> The NXP Cryptographic Acceleration and Assurance Module (CAAM)
> can be used to protect user-defined data across system reboot:
> - When the system is fused and boots into secure state, the master
> key is a unique never-disclosed device-specific key
> - random key is encrypted by key derived from master key
> - data is encrypted using the random key
> - encrypted data and its encrypted random key are stored alongside
> - This blob can now be safely stored in non-volatile memory
> On next power-on:
> - blob is loaded into CAAM
> - CAAM writes decrypted data either into memory or key register
> Add functions to realize encrypting and decrypting into memory alongside
> the CAAM driver.
> They will be used in a later commit as a source for the trusted key
> seal/unseal mechanism.
Thanks for the work on this and I'm excited to try this. I'm currently
playing with this and one thing I've noticed is that an export restricted
CAAM isn't handled properly.
That is, there are CAAM's which aren't fully featured. Normally, the
caam driver will take care of it. For example, see commit f20311cc9c58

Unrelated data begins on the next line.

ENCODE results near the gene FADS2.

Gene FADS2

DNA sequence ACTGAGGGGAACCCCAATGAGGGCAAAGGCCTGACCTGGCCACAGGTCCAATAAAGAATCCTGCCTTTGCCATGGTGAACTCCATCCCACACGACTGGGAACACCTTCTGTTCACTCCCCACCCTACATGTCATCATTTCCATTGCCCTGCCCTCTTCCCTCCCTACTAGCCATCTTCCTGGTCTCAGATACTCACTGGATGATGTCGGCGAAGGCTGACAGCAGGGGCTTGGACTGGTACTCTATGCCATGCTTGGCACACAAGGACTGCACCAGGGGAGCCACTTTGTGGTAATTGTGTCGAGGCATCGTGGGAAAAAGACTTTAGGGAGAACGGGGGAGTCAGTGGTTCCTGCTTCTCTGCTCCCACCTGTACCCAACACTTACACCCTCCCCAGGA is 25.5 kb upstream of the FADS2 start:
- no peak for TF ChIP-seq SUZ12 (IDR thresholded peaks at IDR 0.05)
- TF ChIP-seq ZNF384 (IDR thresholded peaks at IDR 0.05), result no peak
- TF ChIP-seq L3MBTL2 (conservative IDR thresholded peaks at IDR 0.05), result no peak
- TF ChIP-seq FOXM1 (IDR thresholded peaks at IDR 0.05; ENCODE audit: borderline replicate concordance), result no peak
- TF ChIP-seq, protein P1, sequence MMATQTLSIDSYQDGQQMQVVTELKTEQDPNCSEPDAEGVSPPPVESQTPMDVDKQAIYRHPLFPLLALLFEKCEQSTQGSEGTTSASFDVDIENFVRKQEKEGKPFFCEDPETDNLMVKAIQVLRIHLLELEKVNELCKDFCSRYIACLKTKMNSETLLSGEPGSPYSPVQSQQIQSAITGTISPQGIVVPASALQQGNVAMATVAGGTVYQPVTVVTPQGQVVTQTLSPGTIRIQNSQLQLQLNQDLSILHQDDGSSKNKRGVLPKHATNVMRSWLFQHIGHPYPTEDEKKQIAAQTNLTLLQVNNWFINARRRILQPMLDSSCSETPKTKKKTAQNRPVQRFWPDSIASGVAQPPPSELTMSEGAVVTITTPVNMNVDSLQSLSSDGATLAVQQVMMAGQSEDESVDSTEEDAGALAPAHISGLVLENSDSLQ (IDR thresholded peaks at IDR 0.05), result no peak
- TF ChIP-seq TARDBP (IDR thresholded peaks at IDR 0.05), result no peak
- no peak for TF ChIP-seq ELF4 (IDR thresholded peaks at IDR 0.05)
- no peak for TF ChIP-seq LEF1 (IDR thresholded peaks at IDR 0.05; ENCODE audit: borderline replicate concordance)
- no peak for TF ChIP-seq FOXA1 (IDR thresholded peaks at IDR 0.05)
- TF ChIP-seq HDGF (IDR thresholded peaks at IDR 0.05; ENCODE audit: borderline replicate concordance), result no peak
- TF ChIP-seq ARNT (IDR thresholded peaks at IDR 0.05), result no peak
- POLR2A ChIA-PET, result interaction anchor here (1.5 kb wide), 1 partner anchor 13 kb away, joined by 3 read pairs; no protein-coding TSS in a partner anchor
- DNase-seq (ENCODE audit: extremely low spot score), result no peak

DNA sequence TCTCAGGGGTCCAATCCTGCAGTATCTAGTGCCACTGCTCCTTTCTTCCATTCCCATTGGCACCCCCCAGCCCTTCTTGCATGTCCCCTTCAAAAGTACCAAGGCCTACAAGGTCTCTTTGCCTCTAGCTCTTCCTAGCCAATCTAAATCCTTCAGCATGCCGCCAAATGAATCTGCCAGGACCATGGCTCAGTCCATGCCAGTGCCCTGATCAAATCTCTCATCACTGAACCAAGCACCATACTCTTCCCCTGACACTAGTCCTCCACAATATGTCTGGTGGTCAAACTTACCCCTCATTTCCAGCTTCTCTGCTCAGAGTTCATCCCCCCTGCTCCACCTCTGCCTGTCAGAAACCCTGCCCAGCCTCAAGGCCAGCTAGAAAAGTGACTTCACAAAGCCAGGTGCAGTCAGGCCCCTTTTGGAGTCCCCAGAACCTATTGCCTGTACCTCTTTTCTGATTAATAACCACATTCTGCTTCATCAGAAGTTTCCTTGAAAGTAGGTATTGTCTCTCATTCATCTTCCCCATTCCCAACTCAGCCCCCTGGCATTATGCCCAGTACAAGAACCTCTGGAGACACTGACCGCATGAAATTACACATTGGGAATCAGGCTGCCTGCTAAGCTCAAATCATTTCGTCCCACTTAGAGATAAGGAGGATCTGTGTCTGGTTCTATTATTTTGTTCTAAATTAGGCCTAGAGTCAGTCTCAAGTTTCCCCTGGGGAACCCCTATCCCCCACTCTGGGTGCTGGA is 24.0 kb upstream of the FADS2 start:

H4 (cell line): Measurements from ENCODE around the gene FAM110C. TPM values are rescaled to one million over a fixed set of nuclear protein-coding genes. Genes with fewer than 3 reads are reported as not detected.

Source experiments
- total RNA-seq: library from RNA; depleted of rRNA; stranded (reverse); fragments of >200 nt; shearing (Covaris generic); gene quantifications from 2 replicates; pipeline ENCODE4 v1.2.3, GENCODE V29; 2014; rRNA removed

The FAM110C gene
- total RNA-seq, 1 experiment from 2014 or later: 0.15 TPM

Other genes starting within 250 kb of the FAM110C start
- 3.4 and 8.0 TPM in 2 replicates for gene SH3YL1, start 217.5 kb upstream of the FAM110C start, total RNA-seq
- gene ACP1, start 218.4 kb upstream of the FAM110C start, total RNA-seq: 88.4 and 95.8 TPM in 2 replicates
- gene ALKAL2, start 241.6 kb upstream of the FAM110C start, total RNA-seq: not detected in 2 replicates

("crypto: caam - disable pkc for non-E SoCs"). For the trusted keys case,
it would be nice if the kernel will not even probe (or similar).
Right now, everything seems to work fine, but once I try to add a new key,
I'll get the following errros:
# keyctl add trusted mykey "new 32" @u
add_key: Invalid argument
[ 23.138714] caam_jr 8020000.jr: 20000b0f: CCB: desc idx 11: : Invalid CHA selected.
[ 23.138740] trusted_key: key_seal failed (-22)
Again this is expected, because I run it on a non-E version. IMHO, it
should be that the trusted keys shouldn't be enabled at all. Like it is
for example if an unknown rng is given:
trusted_key: Unsupported RNG. Supported: kernel, default